The design of the new United States Courthouse in downtown Los Angeles is both modern in spirit and rooted in classic principles of federal architecture. It uses traditional architectural elements such as processional steps, grand public spaces, and enduring materials like limestone to achieve a strong civic identity. Envisioned as a "floating" cube, the building employs an innovative structural engineering concept that cantilevers the glass volume above its stone base, making the courthouse contemporary in material, technology, and form.
Located on a prominent block in the city's Civic Center neighborhood, the 10-story, 633,000-square-foot building contains 24 courtrooms and 32 judicial chambers. It houses the U.S. District Court of the Central District of California, accommodates the needs of the U.S. Marshals Service, and provides trial preparation space for the U.S. Attorney’s Office and Federal Public Defender.
Sustainability was a driving factor for the courthouse from the beginning. It achieved LEED® Platinum certification and meets the GSA’s 2020 energy objective. The building incorporates a variety of sustainable design features, including a rooftop photovoltaic array that is intended to generate 507,000 kWh of renewable energy on an annual basis.
Perhaps the most visible sustainable design feature is the facade—a solution that gracefully responds to the conditions of the site. A key challenge for the design team was to manage intense sun exposure from the east and west while maintaining the building's alignment with the street grid. SOM's pleated facade design incorporates opaque panels in east- and west-facing pleats to minimize solar thermal gain. At the same time, the design utilizes transparent glass panels in north- and south-facing pleats to maximize natural daylight inside the courthouse. This design reduces annual solar radiation load by 47 percent, and decreases central plant load by 9 percent.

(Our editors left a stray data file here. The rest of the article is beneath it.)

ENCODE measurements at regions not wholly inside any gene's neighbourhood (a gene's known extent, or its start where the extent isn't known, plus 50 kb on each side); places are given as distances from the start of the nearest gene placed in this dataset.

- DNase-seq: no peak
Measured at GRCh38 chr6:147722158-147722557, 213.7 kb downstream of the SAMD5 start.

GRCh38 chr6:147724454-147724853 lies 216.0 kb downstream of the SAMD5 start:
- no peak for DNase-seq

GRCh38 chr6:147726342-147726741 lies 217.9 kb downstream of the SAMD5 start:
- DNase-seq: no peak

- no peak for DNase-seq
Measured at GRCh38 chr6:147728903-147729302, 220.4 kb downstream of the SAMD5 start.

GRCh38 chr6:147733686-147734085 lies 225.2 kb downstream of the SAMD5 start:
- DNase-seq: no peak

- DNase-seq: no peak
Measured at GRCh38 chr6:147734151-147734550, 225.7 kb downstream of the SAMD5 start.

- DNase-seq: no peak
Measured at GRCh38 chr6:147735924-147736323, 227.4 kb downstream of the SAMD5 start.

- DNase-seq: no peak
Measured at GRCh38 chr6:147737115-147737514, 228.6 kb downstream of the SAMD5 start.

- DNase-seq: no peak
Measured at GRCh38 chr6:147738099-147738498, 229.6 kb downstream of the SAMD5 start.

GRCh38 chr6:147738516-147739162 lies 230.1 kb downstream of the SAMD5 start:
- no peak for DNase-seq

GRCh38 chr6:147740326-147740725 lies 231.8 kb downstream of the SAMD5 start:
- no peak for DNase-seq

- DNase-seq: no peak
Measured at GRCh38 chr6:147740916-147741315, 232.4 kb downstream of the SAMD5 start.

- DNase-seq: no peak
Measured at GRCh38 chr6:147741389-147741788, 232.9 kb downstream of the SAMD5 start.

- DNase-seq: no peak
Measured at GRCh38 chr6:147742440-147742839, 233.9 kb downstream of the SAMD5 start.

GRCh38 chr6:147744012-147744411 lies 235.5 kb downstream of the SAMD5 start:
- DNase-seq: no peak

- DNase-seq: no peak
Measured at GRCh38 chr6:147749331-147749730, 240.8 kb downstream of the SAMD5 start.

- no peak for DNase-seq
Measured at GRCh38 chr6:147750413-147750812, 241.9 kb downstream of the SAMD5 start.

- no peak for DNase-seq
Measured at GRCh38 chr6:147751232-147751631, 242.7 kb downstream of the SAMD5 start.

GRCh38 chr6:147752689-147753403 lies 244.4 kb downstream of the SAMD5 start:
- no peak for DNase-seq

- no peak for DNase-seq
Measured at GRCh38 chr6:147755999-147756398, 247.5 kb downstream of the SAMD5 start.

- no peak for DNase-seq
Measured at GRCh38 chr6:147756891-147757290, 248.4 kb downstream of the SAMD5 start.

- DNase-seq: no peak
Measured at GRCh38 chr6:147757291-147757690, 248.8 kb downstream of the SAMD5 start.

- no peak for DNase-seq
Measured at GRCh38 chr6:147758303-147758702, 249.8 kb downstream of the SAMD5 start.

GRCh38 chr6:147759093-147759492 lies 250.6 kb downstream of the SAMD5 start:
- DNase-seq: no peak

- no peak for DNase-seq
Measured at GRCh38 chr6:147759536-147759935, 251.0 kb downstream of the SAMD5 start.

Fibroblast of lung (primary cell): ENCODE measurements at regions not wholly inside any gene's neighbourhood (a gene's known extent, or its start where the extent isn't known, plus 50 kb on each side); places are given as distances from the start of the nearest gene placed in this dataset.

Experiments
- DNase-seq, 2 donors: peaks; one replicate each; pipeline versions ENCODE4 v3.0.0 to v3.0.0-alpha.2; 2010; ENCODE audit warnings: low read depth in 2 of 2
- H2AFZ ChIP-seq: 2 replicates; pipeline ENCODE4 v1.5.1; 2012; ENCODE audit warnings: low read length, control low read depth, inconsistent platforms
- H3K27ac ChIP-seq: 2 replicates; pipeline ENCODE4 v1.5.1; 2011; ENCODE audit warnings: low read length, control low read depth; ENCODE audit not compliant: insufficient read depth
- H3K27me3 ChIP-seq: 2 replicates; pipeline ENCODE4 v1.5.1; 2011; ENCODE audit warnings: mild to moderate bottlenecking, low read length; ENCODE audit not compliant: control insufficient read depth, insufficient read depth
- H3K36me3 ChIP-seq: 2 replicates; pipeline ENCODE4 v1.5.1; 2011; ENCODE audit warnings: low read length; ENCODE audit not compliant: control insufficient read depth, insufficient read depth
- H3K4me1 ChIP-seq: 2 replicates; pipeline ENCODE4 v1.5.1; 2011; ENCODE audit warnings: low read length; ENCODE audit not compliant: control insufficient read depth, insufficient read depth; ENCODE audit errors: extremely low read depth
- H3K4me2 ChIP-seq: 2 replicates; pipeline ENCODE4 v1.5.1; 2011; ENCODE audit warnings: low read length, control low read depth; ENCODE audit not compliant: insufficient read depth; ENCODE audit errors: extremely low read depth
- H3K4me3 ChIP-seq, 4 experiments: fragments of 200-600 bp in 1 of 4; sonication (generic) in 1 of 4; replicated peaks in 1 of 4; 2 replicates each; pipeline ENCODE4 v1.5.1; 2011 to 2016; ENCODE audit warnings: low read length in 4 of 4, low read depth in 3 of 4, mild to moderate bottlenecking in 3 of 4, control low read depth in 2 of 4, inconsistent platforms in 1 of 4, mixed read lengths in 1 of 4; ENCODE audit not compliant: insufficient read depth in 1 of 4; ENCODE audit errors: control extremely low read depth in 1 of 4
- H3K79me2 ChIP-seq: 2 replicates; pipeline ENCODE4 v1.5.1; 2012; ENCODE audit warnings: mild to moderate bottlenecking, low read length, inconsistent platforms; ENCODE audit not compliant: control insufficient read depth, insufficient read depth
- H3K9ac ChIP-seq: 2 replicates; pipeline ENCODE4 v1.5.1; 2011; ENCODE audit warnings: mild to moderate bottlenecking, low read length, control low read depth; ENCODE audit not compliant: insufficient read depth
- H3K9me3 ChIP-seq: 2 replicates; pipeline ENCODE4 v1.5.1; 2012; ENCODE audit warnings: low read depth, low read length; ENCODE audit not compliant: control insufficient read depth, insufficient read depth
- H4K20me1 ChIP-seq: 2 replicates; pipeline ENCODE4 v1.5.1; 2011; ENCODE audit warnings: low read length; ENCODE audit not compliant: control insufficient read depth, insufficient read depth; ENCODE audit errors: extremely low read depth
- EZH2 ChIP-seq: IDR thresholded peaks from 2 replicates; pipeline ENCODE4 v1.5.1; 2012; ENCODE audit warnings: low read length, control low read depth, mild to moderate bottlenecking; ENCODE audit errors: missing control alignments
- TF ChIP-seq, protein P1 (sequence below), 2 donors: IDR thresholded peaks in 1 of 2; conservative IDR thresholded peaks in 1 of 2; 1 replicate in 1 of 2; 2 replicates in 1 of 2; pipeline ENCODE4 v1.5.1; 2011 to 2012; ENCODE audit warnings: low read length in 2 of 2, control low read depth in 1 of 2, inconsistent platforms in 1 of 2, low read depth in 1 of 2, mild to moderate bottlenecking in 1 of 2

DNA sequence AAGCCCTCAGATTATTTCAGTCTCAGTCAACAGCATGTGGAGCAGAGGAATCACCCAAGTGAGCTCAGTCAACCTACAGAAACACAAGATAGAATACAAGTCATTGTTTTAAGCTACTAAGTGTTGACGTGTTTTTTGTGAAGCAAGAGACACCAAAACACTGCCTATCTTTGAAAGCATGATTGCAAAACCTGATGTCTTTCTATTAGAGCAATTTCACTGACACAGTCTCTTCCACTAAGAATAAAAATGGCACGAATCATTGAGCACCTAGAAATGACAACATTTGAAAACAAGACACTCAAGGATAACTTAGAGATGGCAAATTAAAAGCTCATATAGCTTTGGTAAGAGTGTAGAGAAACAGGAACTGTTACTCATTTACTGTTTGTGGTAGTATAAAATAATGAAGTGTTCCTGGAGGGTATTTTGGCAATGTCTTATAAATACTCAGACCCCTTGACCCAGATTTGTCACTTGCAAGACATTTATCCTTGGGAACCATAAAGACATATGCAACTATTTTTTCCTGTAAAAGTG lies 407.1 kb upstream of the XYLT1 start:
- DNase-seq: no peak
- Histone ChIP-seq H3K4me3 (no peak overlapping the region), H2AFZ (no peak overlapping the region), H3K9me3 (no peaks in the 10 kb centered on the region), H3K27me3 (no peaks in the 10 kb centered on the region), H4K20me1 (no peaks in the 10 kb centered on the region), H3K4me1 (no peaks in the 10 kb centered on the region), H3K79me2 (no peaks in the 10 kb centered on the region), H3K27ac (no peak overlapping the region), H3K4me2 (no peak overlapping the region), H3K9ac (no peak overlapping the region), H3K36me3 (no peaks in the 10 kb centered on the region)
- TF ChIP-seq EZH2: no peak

The courthouse design also mitigates blast threats by using a novel truss system to increase the standoff between the perimeter and primary structure, while still allowing the cube to appear as a single, hovering form. To protect against seismic events and control the building’s lateral drift, the roof truss is used as a mega link beam that connects the reinforced concrete shear walls at the top story and reduces ductility demands.